CHICAGO — A history of supplying good product combined with reliable customer service can serve well even in difficult times. For anyone in the mushroom business, these are difficult times.
Adding to the challenges here, Chicago’s gasoline prices are amoong the highest in the country, Tom Werer said May 10, when The Produce News called. Some Chicago gas station prices were approaching $4.90 per gallon for regular.
Mr. Werer runs the Chicago distribution center for Basciani Mushroom Farms, headquartered in Avondale, PA. He said that tight supplies make the mushroom business very difficult. “It’s been a wild year this year. Mushrooms are short,” he noted. The company, which is deeply involved in mushroom deliveries, is paying 30 percent or 40 percent more for fuel than it did two years ago.
In a May 25 telephone interview Michael Basciani, vice president of the Pennsylvania company, agreed with Mr. Werer. “You are always in a dog fight in Chicago. That’s the temperament of the city. The mushroom business is unbelievable — very, very competitive.”
Still, Mr. Werer said, “We are holding our own. With the competition, it’s give and take.”
Mr. Basciani observed, “We have loyal customers. We think we do a great job for them.”
Basciani serves the Chicago area with shipments of almost 20 Pennsylvania mushroom deliveries a week to Chicago. “That is a lot of product,” Mr. Basciani said.
A plus for Basciani’s operation is that it “has mushrooms all year round,” according to Mr. Werer. “Last year when there was a shortage, all of my people were covered 100 percent. We were there for them and that’s big. We did whatever we needed to do to be sure they were covered. We are where we ought to be.”
Mr. Werer and Mr. Basciani have been in business together since the late 1980s. No matter how big the challenges, “We’ve been here so long that no one can do what we do every day,” Mr. Werer said.
Both men said that adopting a Produce Pro software system has been advantageous to the operation.
Mr. Basciani commented, “We went with Produce Pro and we’re really, really, really happy.” Through the system “we are closely intertwined with a lot of our customers. Our biggest market is Chicago and Produce Pro’s home base is Chicago.”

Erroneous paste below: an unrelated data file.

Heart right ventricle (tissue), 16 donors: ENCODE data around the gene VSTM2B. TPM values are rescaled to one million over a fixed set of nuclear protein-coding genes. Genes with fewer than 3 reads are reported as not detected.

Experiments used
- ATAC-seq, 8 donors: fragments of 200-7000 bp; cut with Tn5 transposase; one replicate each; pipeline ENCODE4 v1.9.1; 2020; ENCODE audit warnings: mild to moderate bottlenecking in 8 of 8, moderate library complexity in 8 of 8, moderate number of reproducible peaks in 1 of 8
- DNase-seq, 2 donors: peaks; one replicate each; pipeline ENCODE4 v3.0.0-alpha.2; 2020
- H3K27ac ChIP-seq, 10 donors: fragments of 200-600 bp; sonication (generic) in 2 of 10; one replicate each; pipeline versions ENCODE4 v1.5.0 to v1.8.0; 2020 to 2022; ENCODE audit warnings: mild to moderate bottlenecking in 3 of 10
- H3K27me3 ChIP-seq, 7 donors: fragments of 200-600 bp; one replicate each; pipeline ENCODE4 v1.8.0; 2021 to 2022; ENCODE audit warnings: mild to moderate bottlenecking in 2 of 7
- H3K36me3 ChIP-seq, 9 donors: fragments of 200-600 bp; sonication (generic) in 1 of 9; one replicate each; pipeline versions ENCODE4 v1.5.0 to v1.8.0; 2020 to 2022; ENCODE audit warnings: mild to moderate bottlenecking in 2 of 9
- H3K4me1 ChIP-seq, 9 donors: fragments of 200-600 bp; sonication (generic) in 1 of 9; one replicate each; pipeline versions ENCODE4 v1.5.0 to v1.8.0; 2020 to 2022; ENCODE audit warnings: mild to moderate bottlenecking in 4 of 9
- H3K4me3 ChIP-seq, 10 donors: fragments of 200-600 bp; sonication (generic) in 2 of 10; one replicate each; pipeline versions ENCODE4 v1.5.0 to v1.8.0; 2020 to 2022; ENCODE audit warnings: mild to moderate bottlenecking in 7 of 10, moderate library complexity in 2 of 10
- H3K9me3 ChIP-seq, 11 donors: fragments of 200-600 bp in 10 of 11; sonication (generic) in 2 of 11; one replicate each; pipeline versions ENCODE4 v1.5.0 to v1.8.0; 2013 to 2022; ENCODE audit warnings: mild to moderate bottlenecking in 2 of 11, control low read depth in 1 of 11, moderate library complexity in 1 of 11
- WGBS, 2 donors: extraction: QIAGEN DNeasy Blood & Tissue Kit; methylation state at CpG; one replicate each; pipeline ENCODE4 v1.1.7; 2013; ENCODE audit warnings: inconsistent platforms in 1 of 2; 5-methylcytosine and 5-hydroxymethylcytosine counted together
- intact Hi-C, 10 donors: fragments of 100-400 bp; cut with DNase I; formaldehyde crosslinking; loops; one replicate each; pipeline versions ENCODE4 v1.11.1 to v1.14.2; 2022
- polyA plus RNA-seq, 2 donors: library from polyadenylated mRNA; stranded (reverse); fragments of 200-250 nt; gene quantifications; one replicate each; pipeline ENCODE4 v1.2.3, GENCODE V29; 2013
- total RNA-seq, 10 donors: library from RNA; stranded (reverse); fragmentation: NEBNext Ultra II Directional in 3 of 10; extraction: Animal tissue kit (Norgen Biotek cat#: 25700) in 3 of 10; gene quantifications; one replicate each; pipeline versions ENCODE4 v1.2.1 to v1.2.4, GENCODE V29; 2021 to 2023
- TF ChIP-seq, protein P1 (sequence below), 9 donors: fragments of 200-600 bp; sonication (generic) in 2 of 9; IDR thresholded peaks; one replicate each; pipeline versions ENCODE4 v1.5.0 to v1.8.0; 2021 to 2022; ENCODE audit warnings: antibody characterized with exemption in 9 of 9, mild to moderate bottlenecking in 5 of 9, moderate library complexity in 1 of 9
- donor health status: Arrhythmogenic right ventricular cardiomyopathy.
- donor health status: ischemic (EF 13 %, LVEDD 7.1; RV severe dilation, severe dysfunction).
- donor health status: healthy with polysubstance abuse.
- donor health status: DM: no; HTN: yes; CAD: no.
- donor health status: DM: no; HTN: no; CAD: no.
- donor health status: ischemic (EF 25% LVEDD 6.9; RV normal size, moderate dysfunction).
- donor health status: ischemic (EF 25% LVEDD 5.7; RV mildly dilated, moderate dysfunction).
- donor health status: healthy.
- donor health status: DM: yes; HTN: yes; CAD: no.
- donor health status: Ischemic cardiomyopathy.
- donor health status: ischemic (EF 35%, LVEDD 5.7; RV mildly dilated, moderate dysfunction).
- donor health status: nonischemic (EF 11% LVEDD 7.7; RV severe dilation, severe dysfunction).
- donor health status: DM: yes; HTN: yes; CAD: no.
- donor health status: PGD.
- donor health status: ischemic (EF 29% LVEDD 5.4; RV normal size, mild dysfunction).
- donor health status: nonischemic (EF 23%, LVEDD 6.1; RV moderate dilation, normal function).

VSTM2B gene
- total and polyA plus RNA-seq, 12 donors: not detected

Mr. Basciani said Produce Pro’s Tom Boyle toured all the Basciani facilities. The Produce Pro staff then spent “months and months” developing the right traceability and accountability information Basciani.
“We can tell you to the pound where it came from and where it went,” Mr. Basciani said.
“Produce Pro is great,” Mr. Werer said when The Produce News visited the Chicago office. “We do all-direct billing from the farm. Our traceability is all in place” and well beyond previous practices.
In addition to Avondale and Chicago, Basciani Farms also has distribution facilities in Orlando, FL, the Twin Cities in Minnesota and, most recently, New Orleans.
The Werer operation works from a rejuvenated brick warehouse built in 1929. This involves not only a mushroom distribution facility, but Mr. Werer’s Eagle Products, which is a vegetable processing facility, and Gem Cartage, a delivery company.
Both men spoke of the close relationship between their families, who work together.
In Chicago, Mr. Werer’s daughter, Tara Werer, runs the HACCP program, Nicole Werer is the chief executive officer, and son Tim Werer is in charge of shipping and receiving.
Mr. Basciani commented, “We have a great time with his family and my family. I have my kids and my nephews, which is a great mix. Now his two daughters and son are working with each other.” The next generation, who are in their mid-20s and early 30s, are increasingly left to run the show. “It’s fun watching these guys make the moves.”